Thou Shalt Not Overpay With Other Peoples’ Money

Funds: How Much Cash Is Too Much?

There’s good reason for funds to have extra cash—as a cushion—but not two-thirds of their assets or more.

Barron’s recently published an article with the title and subtitle above. The article mentions several funds with very high cash levels and implies these funds are invested as if the world is coming to an end – doomsday funds so to speak. Instead of investing for Armageddon, is it possible these funds are simply staying true to their investment disciplines and objectives? If the funds’ objectives are to generate absolute returns, high cash levels during periods of record high valuations is not only possible, but should be expected. Moreover, in my opinion, today’s overvaluation is much broader than the bubbles of 1999-2000 and 2006-2007. This cycle’s broadness of overvaluation has significantly reduced the number of qualifying investments, increasing the need for cash above that of past cycle peaks.

For the past 18 years I’ve been running an absolute return portfolio with cash levels ranging from fully invested to over 80%. During this time, I’ve been asked every question imaginable as it relates to cash. I think the biggest misconception about portfolio managers who are willing to hold cash is that they are market timers. Although I can’t speak for other managers, I am not a market timer. In fact, I believe I’m an awful market timer. I have no idea where the stock market is headed. Although I believe stocks are overvalued (especially small caps) and they “should” decline, if I had to guess near-term I’d say they could go either way.

Stocks could go up. Policy makers appear determined to keep the game going by providing more and more stimulus and investors appear more than willing to play along. While valuation metrics are at nosebleed levels, one thing I learned in the late-90’s tech bubble is valuation isn’t a good predictor of stock prices in the near-term. Once prices and valuations are detached from intrinsic values, they can go anywhere they want and they can go there quickly. Given poor earnings and fundamentals haven’t mattered over the past several quarters, it’s possible they’ll continue to be ignored and multiples and overvaluation could continue to expand. Although the current market cycle is one of the longest in history and I believe we are in the later stages, the exact timing of this cycle’s demise is unknowable. The bull market could continue.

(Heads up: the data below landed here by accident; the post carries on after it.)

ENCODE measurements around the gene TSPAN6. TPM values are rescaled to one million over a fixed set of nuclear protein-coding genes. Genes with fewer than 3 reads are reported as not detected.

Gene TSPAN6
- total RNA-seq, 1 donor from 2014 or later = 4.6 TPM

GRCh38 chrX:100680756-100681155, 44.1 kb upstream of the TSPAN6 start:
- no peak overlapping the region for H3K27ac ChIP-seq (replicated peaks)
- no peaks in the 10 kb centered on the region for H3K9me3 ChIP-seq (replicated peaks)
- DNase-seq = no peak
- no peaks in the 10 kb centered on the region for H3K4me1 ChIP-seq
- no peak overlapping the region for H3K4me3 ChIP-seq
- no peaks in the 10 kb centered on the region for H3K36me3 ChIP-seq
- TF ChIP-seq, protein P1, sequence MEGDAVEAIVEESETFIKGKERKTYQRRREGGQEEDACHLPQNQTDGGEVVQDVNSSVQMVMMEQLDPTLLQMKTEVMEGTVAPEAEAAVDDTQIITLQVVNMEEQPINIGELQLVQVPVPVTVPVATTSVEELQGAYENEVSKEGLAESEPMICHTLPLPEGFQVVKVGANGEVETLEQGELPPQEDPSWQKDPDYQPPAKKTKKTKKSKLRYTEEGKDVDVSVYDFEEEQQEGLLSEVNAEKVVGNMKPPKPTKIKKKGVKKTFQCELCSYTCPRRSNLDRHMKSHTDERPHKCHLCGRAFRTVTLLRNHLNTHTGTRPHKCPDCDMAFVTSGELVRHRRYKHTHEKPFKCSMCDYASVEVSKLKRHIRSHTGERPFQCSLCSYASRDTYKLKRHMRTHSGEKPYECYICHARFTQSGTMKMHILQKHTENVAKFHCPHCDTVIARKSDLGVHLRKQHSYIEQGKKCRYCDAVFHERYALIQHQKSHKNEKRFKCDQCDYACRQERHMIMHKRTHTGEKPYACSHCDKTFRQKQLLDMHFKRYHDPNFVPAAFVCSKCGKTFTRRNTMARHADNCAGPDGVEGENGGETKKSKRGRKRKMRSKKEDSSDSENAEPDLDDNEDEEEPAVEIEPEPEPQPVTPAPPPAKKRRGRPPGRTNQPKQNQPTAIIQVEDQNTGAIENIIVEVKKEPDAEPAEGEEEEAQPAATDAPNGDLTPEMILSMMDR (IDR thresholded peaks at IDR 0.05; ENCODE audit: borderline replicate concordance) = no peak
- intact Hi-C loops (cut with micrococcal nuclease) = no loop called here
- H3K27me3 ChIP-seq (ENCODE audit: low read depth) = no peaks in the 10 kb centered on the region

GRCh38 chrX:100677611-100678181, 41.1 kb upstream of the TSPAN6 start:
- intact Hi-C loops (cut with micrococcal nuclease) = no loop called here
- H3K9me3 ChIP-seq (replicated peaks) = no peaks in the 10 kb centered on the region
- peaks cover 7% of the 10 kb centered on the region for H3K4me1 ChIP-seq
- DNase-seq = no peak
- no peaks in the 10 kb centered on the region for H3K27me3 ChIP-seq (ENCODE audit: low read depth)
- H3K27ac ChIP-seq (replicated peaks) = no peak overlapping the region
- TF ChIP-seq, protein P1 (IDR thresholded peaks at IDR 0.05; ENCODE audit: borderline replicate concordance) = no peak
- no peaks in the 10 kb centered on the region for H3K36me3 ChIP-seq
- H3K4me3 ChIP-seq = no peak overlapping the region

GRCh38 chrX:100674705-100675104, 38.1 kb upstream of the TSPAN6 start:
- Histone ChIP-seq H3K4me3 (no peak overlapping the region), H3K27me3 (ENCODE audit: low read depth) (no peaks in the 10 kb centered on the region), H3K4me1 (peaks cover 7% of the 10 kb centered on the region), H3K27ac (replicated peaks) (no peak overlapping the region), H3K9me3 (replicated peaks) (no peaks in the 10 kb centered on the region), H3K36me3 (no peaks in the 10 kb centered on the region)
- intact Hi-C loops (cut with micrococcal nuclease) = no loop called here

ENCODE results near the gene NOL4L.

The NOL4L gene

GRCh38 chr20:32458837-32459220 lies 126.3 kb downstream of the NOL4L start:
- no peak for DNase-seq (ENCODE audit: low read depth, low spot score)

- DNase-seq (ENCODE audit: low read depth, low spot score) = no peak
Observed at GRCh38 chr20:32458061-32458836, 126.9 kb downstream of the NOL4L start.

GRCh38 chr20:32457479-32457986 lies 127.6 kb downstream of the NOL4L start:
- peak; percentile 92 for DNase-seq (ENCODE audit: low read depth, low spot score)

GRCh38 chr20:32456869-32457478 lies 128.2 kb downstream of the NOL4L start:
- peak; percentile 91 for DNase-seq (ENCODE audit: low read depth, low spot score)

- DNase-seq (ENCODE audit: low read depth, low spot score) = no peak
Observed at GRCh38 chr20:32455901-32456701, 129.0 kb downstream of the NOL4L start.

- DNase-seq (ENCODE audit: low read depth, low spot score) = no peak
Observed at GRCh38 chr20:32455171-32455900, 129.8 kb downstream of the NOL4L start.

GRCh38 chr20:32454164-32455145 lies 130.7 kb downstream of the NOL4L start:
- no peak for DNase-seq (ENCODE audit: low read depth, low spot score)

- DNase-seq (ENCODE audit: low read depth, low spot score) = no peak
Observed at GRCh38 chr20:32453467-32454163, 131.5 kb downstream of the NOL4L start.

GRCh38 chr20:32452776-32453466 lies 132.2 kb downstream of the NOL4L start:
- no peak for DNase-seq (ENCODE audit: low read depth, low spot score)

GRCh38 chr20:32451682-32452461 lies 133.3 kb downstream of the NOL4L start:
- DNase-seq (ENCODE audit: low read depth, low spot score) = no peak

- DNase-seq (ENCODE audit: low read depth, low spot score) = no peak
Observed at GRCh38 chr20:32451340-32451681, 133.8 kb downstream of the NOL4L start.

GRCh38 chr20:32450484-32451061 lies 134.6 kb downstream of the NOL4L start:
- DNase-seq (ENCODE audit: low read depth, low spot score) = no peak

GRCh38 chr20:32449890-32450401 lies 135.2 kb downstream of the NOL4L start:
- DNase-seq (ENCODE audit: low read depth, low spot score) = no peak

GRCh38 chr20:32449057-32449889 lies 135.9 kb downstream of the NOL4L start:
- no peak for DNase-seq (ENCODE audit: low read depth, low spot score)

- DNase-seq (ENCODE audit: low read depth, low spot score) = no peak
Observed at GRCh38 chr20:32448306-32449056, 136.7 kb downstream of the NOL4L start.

Stocks could go down. Let’s face it, we’ve never seen this type of investment environment before – global central bankers gone wild. We have no idea how these monetary experiments will end exactly or when they end. If central bankers can no longer maintain the perception that their balance sheets and bids are unlimited, investor demand for bonds yielding practically nothing (or worse!) would evaporate. We could wake up one morning and see the long bond down four or five dollars along with currencies in turmoil. A bond or currency collapse would most likely be blamed on failed central bank policies; therefore, more policy response would be perceived as a negative. At that point the central bankers’ “put” finally expires with no one left to bailout the markets. Stocks would crash.